Q: Beyond Haiti, the Summit on the Millennium Development Goals is taking place this week in New York; it’s clear that these objectives are very difficult to achieve, that public aid is undoubtedly not enough, do you feel that there is a willingness to use alternative financing to try and achieve these objectives or do you think that the idea of achieving these objectives by 2015 is wishful thinking?

Quite honestly I’m not sure about 2015, but you are completely right, public aid will not be enough. We must first of all convince people about the objectives we are pursuing, i.e. innovative financing and in particular the tax, or in any event the contribution if the word tax evokes fear, on capital movements i.e. on all financial transactions. We are working on this, I have been personally doing so for 20 years, progress has been made. The Leading Group met today, the document is ready for tomorrow. President Nicolas Sarkozy spoke strongly about this at the General Assembly on the Millennium Development Goals and stated that we would not achieve them if we don’t move forward on this. I believe that it will work. President Sarkozy said this morning that it will be difficult but we may be able to launch an initiative in several countries without waiting for all of them to approve it. In any case, this is what all of the NGOs want. As you know there was a group of 60 countries led by France; Japan now holds the presidency. There is a text, but there are plenty of those and there are plenty of reports. Everyone agrees that there should be minimal financing. I would like there to be a contribution on financial transactions. So, you send €1000, you handle €1000 from one end of France to the other, or from one end of the world to the other and that will cost €0.05 - you won’t see it. A small 5 centime coin compared to €1000 - that’s what needs to happen if we want the Third World to develop.

Q: New York is also a major diplomatic stage, where the Israeli-Palestinian is obviously being mentioned. You were disappointed by the absence of a European representative at the resumption of the Israeli-Palestinian talks in Washington. Is Europe destined to be just a donor?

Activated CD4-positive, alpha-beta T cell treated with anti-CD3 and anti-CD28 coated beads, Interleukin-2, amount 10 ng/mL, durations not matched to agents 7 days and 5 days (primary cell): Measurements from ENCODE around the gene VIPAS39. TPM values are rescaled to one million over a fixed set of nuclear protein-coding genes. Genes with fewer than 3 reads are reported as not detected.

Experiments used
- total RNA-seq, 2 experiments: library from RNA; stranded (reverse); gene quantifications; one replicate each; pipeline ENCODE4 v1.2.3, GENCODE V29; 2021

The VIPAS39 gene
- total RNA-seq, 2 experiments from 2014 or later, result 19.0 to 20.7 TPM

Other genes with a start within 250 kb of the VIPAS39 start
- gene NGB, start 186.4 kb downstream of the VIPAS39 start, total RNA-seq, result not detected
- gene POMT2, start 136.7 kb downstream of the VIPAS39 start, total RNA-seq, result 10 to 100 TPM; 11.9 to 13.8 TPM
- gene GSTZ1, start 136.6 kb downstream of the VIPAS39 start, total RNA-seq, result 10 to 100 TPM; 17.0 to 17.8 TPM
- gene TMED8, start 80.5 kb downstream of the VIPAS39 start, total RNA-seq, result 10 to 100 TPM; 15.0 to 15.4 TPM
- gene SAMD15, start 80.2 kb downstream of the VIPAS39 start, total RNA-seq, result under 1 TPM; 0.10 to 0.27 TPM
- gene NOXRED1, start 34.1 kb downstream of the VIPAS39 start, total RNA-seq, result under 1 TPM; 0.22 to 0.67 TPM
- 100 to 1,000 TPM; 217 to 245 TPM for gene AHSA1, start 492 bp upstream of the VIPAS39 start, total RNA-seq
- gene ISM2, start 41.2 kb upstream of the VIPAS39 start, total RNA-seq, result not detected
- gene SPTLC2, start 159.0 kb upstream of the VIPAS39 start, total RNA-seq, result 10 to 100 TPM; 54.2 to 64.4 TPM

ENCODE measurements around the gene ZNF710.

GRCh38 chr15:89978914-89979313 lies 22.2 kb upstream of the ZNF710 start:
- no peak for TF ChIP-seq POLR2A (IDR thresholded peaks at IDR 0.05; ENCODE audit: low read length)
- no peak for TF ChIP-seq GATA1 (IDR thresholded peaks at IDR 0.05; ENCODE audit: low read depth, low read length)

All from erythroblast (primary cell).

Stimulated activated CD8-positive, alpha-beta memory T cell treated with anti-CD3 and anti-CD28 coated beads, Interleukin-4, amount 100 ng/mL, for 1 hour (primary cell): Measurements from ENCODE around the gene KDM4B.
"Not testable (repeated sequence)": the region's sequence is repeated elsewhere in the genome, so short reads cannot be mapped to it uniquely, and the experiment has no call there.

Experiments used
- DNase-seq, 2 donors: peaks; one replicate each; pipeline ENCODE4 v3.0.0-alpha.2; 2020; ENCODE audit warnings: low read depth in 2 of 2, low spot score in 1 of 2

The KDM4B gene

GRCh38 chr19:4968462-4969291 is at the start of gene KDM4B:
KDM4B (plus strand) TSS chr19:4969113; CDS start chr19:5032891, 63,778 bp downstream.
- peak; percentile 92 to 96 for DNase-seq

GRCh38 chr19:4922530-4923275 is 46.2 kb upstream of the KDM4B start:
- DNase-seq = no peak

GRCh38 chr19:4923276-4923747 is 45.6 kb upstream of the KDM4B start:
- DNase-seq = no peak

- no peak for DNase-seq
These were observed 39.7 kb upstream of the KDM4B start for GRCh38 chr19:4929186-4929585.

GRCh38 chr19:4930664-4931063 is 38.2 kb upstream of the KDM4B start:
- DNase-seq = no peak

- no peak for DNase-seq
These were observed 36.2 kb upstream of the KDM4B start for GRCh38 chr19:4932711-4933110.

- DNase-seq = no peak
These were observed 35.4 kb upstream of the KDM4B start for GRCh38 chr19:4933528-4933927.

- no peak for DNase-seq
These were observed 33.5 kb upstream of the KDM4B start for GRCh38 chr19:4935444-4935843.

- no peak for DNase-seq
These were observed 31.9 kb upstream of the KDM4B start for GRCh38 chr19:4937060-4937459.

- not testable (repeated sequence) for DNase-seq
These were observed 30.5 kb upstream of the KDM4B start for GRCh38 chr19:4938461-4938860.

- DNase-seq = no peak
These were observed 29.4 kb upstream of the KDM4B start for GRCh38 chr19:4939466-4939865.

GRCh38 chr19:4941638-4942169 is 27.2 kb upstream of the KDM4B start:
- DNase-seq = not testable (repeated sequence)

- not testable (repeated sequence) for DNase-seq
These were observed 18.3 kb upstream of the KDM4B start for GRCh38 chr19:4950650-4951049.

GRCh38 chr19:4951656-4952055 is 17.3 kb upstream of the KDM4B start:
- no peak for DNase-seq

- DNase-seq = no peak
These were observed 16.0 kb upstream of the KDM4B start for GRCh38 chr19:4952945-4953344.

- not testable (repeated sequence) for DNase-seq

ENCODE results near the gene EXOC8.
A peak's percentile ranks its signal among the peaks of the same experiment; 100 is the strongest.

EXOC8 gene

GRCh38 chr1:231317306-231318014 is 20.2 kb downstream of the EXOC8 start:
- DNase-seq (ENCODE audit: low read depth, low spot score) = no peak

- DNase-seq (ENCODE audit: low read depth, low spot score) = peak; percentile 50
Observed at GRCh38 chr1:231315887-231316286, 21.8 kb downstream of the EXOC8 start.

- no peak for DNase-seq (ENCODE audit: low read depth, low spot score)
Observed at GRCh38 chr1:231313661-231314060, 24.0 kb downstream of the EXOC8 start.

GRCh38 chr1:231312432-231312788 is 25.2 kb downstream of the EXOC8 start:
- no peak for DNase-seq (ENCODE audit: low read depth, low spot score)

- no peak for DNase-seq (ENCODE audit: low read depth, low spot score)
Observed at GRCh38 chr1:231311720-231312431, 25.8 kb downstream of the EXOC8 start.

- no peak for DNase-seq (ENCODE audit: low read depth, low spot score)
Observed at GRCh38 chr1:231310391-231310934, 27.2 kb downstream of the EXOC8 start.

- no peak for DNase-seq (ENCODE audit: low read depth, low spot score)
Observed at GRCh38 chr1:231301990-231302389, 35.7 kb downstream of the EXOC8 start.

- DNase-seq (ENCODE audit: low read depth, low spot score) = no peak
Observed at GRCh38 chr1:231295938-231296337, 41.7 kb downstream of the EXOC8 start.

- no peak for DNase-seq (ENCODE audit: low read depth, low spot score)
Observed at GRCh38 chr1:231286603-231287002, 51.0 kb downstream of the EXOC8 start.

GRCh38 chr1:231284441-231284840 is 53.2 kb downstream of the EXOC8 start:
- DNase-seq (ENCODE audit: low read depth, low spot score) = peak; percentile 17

I hope not. Europe allows itself to some extent be just a donor. Yes, obviously we were disappointed by that. We are the leading aid donor: €1 billion per year. I think that deserves a place at the table and I am disappointed by the absence of a European representative, everyone was disappointed that Mr. Medvedev wasn’t there; the Russians cooperated fully with respect to this issue, as did the Arab countries. We are disappointed that it happened like this but, nevertheless, we very much hope that these direct talks will lead to something, i.e. to a Palestinian State.

Q: Last question: Following the debate that took place in Europe on France’s handling of the Roma population, have you sensed any hostility towards France here in New York during your meetings with your foreign counterparts? Do you have the impression that France’s image in this affair has been tarnished?

No, I didn’t sense any hostility. I provided explanations because there were demands for explanations. There was a very friendly and open meeting between Mrs. Merkel and Mr. Sarkozy this morning. I was present and I assure you there wasn’t any trace at all of this fictitious disagreement. I am not saying that there isn’t any disagreement about the Roma - there is - but there isn’t one between Germany and France.